There are 10 types of people in the world - those who understand binary and those who do not.
You don't need to understand the above quote to show potential for Computer Science, but as computers communicate in binary, it may help. Computer science is the science that deals with the theory and methods of processing information in digital computers, including the logic required to tackle complex challenges and develop programs in different coding languages, the design of computer hardware and software and the applications of computers.
There have recently been major discussions, papers and announcements on the future direction of Computer Science in schools. All of these have recognised the vital importance of our students gaining comprehensive computer and problem-solving skills, which makes them more adaptable and versatile in the modern world.
We look to provide students with a stimulating environment in which to learn these skills and students are offered the opportunity to study Computer Science at Key Stage 4. In terms of facilities, the college has a number of computer suites which are available as required for the course. However, as Computer Science is very different from ICT courses that have been offered by schools in the past, many of the lessons will be taught in a traditional classroom, where the focus can be more on the practical methodology of how best to approach and break down any given task. Our aim is that students with a keen interest in this field are offered a GCSE in Computer Science and able to achieve this to a high standard, in order they are equipped to be able to pursue further study, should they wish.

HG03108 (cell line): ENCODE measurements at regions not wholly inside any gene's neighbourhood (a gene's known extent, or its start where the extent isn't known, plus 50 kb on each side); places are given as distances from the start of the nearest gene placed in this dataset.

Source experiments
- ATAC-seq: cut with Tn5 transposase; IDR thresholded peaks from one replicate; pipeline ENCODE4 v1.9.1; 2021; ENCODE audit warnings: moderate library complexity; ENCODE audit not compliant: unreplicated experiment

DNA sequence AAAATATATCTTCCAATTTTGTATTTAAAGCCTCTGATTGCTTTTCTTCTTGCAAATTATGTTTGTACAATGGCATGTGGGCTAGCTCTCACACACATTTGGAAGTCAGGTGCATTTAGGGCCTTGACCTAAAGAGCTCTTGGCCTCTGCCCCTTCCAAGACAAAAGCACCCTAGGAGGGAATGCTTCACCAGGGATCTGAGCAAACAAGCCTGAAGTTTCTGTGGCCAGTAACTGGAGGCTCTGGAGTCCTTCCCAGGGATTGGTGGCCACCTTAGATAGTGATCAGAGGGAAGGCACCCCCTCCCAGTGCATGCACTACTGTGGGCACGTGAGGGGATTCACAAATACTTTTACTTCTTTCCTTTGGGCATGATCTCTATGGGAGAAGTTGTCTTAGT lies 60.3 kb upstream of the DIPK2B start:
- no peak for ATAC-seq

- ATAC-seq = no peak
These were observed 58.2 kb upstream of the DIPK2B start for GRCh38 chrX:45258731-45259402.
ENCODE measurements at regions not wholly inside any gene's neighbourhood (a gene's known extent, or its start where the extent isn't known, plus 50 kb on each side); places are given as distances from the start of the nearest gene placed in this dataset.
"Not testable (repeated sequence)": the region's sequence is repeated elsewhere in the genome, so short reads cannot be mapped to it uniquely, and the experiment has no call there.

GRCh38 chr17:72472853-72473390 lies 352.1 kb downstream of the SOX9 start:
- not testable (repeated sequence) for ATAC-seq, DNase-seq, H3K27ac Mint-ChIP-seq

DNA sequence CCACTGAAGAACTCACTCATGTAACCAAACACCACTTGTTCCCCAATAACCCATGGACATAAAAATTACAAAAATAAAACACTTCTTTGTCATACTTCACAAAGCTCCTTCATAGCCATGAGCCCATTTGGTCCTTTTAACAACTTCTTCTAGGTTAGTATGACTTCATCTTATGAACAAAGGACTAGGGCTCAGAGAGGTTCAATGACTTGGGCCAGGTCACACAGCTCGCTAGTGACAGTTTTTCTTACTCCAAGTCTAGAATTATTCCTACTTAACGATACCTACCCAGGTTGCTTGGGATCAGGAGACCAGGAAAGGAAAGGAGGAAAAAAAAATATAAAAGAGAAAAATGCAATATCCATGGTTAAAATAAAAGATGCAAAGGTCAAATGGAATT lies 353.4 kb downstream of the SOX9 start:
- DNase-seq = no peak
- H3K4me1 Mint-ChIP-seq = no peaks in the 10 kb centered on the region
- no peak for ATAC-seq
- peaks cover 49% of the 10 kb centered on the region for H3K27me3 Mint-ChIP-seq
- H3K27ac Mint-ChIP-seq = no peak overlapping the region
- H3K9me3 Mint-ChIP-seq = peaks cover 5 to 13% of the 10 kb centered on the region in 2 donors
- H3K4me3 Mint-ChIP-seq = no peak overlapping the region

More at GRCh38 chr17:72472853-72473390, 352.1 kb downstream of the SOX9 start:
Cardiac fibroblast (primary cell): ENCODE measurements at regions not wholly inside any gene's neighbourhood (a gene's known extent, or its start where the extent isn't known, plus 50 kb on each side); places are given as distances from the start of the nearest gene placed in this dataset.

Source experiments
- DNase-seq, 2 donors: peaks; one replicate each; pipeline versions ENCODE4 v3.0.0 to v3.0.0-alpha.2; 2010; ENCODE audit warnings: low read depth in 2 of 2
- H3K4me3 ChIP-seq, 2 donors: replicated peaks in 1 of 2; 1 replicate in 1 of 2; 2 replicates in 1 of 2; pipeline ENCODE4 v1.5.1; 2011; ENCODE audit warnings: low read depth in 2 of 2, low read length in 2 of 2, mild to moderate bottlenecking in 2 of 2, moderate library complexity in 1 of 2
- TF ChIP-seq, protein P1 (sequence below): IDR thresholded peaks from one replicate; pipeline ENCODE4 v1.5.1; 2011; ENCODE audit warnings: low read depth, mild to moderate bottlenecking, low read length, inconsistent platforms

In Year 10 and 11, Computer Science is studied as an option with 5 lessons a fortnight offered as the teaching time, (for the academic year 2020-21, the allocated time is 3 hours per week).
Students will study for the OCR GCSE in Computer Science.
OCR’s GCSE (9–1) in Computer Science will encourage students to:
- understand and apply the fundamental principles and concepts of Computer Science, including abstraction, decomposition, logic, algorithms, and data representation;
- analyse problems in computational terms through practical experience of solving such problems, including designing, writing and debugging programs;
- think creatively, innovatively, analytically, logically and critically;
- understand the components that make up digital systems, and how they communicate with one another and with other systems;
- understand the impacts of digital technology to the individual and to wider society; apply mathematical skills relevant to Computer Science.
This involves studying a number of different topics and is assessed by 2 written assessments at the end of year 11. These exams are non-calculator and 1.5 hours long, with each counting for 50%. The first paper consists of multiple choice questions, short response questions and extended response questions. The second paper has two sections: Section A and Section B. Students must answer both sections. All questions are mandatory. In Section B, questions assessing students’ ability to write or refine algorithms must be answered using either the OCR Exam Reference Language or the high-level programming language they are familiar with.
Topics studied include-